The earliest toy trains were made of lead and had no moving parts. Some had wheels which turned, but these needed to be pulled or pushed. A few of the early 19th-century push toy trains were made from tinplate, such as the large, durable, stylized locomotive toys in the U.S., which were painted gold and red and decorated with hearts and flowers. model trains arkansas
Around 1875, technological improvements in materials and manufacturing enabled tin to be stamped, cut, wrapped, and lithographed faster than ever before.
Toy trains were revolutionized when Märklina German company that specialized in doll house accessories, sought to make an equal toy for boys in which a constant revenue stream could be guaranteed by selling add-on accessories for decades after the initial purchase. Along with boxed sets comprising a train and monitor, Märklin offered additional track, rolling stock, and buildings sold separately, creating the predecessor to the modern model train layout featuring buildings and scenery along with a working train.
Electric trains followed, with the first appearing in 1897, produced from the U.S. firm Carlisle & Finch. As residential use of electricity became more prevalent from the early 20th century, electrical trains gained popularity and as time went on, these electric trains grew in sophistication, gaining lighting, the ability to change direction, to emit a whistling sound, to smoke, to remotely couple and uncouple cars and even load and unload cargo. Toy trains by the first half of the 20th century were frequently made of lithographed tin; afterwards trains were often made mostly of plastic.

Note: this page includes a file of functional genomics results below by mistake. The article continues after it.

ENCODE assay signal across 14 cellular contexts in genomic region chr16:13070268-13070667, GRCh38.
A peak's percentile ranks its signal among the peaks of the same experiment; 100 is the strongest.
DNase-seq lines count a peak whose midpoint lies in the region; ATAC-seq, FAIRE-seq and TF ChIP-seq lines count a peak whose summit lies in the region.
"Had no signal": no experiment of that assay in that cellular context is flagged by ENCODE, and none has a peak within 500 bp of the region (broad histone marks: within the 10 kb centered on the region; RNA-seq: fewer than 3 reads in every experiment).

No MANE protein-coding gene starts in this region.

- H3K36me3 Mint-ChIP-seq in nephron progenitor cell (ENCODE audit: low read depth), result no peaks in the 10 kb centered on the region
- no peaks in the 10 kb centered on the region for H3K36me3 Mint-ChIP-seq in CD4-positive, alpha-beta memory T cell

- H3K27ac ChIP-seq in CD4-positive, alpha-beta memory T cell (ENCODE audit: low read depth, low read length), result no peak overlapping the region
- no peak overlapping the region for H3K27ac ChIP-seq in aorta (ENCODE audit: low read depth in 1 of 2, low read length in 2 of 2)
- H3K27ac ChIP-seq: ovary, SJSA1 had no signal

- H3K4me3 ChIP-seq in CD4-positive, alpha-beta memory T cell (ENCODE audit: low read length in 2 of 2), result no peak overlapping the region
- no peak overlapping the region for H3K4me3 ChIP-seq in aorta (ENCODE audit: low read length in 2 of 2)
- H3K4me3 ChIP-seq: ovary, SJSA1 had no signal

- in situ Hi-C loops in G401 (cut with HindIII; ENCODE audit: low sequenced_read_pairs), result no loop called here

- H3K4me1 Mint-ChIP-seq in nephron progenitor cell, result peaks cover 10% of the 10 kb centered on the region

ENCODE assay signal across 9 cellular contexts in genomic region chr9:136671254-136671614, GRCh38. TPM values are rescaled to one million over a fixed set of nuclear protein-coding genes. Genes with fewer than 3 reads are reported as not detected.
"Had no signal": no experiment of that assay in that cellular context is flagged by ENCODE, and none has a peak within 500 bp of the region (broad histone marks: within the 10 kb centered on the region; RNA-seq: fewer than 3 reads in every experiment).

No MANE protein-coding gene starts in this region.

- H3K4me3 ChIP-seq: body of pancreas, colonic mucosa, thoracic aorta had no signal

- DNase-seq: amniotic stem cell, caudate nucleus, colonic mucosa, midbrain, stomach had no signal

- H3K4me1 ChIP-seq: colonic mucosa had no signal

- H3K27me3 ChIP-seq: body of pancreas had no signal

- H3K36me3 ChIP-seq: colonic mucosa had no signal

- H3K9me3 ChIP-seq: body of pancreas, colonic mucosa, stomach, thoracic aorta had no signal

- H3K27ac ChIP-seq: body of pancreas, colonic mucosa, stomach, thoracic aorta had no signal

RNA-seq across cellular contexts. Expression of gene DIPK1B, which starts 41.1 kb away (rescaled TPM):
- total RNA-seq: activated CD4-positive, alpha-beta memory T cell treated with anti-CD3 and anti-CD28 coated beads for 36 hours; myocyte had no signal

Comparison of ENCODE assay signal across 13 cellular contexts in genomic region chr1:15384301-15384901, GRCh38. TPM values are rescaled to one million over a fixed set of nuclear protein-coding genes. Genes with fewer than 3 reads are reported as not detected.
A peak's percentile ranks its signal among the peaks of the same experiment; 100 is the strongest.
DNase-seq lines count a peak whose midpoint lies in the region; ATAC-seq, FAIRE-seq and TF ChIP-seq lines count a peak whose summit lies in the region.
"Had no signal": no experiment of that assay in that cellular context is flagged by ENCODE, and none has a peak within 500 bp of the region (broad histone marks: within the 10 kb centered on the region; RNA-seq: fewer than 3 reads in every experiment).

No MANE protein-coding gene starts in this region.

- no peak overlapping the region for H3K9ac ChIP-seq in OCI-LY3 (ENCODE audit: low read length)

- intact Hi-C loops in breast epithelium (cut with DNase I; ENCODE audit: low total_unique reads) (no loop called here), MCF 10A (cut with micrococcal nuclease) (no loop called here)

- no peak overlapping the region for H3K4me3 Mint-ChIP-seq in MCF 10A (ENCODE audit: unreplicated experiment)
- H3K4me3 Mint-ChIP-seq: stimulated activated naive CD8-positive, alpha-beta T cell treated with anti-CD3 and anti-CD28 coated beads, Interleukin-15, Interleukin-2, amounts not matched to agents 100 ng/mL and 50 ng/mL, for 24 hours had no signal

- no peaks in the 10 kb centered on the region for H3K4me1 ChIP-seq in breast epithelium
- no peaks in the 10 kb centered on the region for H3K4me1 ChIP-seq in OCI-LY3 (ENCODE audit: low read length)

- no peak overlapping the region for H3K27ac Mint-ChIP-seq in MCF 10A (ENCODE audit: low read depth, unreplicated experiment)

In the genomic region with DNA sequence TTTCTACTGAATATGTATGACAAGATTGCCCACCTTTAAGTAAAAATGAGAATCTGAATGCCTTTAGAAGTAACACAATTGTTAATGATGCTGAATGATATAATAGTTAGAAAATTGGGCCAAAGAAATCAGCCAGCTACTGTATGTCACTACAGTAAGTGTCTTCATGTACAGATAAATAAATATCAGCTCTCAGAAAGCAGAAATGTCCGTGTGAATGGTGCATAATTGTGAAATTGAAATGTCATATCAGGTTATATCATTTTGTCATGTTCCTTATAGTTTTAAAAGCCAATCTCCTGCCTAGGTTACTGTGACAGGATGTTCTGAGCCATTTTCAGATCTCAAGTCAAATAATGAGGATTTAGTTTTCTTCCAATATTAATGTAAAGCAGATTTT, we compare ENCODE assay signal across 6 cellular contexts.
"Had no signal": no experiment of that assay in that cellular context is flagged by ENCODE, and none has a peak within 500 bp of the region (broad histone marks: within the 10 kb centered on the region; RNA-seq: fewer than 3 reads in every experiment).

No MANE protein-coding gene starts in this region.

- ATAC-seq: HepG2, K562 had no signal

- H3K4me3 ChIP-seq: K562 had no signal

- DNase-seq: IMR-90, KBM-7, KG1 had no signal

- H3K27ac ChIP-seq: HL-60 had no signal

Prior to the 1950s, there was little differentiation between toy trains and model railroads–model railroads were toys by definition. Pull toys and wind-up trains were marketed by children, while electrical trains were marketed towards teenagers, especially teenaged boys. It was during the 1950s that the modern emphasis on realism in model railroading started to catch on.
Today, S gauge and O gauge railroads continue to be considered toy trains by their adherents and are often accessorized with semi-scale model buildings by Plasticville or K-Line (who owns the rights to the Plasticville-like buildings created by Marx from the 1950s into the 1970s). However, due to their high cost, one is more inclined to find an HO scale or N scale train set in a toy shop than an O scale collection.
Many modern electrical toy trains comprise sophisticated electronic equipment which exude digitized sound effects and permit the operator to securely and easily run several remote control trains on one loop of track. In the last few decades, many toy train operators may operate a train with a TV camera in the front part of the motor and hooked up to a display, such as computer monitor. This will show an image, similar to that of a genuine (smaller size) railroad)
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